And of Jezebel the Lord also said, ‘The dogs shall eat Jezebel within the walls of Jezreel.’
1 Kings 22:38
They washed the chariot at a pool in Samaria (where the prostitutes bathed), and the dogs licked up his blood, as the word of the LORD had declared.”
2 Kings 8:13
And Hazael said, “What is your servant, who is but a dog, that he should do this great thing?” Elisha answered, “The Lord has shown me that you are to be king over Syria.”
“But now they mock me, men younger than I, whose fathers I would have disdained to put with my sheep dogs.”
“They return at evening, snarling like dogs, and prowl about the city.”
“As a dog returns to its vomit, so fools repeat their folly.”
All you beasts of the field, come to devour— all you beasts in the forest. His watchmen are blind; they are all without knowledge; they are all silent dogs; they cannot bark, dreaming, lying down, loving to slumber. The dogs have a mighty appetite; they never have enough. But they are shepherds who have no understanding; they have all turned to their own way, each to his own gain, one and all. “Come,” they say, “let me get wine; let us fill ourselves with strong drink; and tomorrow will be like this day, great beyond measure.”
“Israel’s watchmen are blind, they all lack knowledge; they are all mute dogs, they cannot bark; they lie around and dream, they love to sleep.”
As we venture in the New Testament verses, it is very important to realize that the New Testament writers did not regard dogs in any better sense than the writers of the Old Testament. (Pay especial attention to the symbolism used to describe the function of dogs.)
Dogs are once again compared to pigs, **are not to be given what is sacred, are to eat scraps, are symbols of violent killers, and are symbols of the worst evildoers.
And from there he arose and went away to the region of Tyre and Sidon. And he entered a house and did not want anyone to know, yet he could not be hidden. But immediately a woman whose little daughter had an unclean spirit heard of him and came and fell down at his feet. Now the woman was a Gentile, a Syrophoenician by birth. And she begged him to cast the demon out of her daughter. And he said to her, “Let the children be fed first, for it is not right to take the children’s bread and throw it to the dogs.” But she answered him, “Yes, Lord; yet even the dogs under the table eat the children’s crumbs.”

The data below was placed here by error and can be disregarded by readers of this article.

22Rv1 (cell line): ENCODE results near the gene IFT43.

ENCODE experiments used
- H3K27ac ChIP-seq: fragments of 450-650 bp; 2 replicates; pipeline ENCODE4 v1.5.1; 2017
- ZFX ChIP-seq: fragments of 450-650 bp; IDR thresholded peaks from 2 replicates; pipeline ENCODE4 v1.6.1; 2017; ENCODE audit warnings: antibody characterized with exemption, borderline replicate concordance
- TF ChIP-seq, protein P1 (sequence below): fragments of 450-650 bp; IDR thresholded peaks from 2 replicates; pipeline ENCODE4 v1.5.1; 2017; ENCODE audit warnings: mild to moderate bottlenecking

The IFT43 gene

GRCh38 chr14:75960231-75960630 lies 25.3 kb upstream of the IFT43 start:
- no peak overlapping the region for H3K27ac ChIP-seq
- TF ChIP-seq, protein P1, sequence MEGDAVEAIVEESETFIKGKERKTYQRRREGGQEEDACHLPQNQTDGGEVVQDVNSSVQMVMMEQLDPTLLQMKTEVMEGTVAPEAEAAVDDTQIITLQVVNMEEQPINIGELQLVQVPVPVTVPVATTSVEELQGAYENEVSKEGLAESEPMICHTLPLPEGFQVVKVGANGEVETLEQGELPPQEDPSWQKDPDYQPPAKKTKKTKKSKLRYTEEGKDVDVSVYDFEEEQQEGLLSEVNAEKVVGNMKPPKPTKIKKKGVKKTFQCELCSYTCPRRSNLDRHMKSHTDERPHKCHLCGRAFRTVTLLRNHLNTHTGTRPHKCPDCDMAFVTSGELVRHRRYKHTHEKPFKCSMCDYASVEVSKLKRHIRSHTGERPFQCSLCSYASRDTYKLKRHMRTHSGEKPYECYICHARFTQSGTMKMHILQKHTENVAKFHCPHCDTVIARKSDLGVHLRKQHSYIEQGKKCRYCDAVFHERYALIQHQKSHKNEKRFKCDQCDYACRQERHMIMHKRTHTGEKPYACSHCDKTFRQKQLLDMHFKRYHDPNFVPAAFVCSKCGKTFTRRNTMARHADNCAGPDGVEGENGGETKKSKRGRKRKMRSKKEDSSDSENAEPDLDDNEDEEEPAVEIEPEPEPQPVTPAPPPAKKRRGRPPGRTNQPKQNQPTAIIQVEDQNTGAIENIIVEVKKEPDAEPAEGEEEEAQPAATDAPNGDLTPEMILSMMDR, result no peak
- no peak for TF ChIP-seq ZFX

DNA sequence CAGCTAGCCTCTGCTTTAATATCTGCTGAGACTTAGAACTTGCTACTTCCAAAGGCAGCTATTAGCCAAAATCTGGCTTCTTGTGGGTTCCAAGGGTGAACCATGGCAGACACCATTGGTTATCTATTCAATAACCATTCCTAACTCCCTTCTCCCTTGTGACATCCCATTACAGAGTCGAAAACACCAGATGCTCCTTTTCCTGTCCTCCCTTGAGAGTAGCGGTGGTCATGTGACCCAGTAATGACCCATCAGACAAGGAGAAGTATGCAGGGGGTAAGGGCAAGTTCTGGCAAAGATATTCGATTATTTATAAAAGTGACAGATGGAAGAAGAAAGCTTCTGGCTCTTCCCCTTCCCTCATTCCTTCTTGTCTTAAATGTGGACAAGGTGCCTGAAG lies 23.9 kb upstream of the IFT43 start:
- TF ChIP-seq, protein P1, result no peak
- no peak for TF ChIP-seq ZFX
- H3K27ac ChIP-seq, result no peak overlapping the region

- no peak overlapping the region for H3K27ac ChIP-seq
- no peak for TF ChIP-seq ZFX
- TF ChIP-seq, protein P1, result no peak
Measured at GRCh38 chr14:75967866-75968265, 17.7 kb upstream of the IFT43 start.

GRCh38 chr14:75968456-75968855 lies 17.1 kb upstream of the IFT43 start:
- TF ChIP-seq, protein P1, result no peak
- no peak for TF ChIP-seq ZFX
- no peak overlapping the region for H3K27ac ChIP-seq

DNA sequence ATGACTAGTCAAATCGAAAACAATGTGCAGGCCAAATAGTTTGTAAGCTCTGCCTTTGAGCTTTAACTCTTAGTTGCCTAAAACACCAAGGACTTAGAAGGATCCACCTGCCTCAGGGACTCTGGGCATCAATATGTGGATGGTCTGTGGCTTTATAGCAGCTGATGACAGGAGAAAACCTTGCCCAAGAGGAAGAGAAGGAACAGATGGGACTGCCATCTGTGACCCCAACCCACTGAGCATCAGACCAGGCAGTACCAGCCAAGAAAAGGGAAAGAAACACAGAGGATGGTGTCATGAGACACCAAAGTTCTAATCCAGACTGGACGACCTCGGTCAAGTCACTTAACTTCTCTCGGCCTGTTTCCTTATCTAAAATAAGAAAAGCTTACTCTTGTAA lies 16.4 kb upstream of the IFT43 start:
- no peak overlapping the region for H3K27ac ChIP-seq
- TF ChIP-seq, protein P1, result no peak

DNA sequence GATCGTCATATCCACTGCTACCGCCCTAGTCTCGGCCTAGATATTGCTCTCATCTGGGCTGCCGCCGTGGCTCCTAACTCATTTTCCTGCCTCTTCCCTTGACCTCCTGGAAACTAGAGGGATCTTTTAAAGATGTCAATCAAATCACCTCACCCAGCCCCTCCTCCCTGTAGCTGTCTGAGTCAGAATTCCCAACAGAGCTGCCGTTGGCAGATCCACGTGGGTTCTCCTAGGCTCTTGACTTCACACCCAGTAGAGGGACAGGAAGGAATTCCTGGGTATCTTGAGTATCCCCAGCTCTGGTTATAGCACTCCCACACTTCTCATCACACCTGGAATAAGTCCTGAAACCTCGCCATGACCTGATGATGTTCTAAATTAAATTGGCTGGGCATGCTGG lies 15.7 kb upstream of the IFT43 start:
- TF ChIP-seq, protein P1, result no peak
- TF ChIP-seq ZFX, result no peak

“Do not give dogs what is sacred; do not throw your pearls to pigs. If you do, they may trample them under their feet, and turn and tear you to pieces. **
He replied, “It is not right to take the children’s bread and toss it to the dogs.”
She said, “Yes, Lord, yet even the dogs eat the crumbs that fall from their masters’ table.”
Finally, my brothers, rejoice in the Lord. To write the same things to you is no trouble to me and is safe for you. Look out for the dogs, look out for the evildoers, look out for those who mutilate the flesh. For we are the circumcision, who worship by the Spirit of God and glory in Christ Jesus and put no confidence in the flesh
“Watch out for those dogs, those evildoers, those mutilators of the flesh.”
“Outside are the dogs, those who practice magic arts, the sexually immoral, the murderers, the idolaters and everyone who loves and practices falsehood.”
What do all these several Bible verses mean?
1) Dogs are scavengers
2) Dogs are unclean animals (same as pigs)
3) Dogs are ill-mannered
4) Dogs should be struck with sticks
5) Dogs eat flesh and drink blood
6) Dogs dwell with prostitutes and unclean areas
7) Dogs are outdoor animals and not pets
8) Dogs are not to be given sacred things
9) Dogs are symbols of evildoers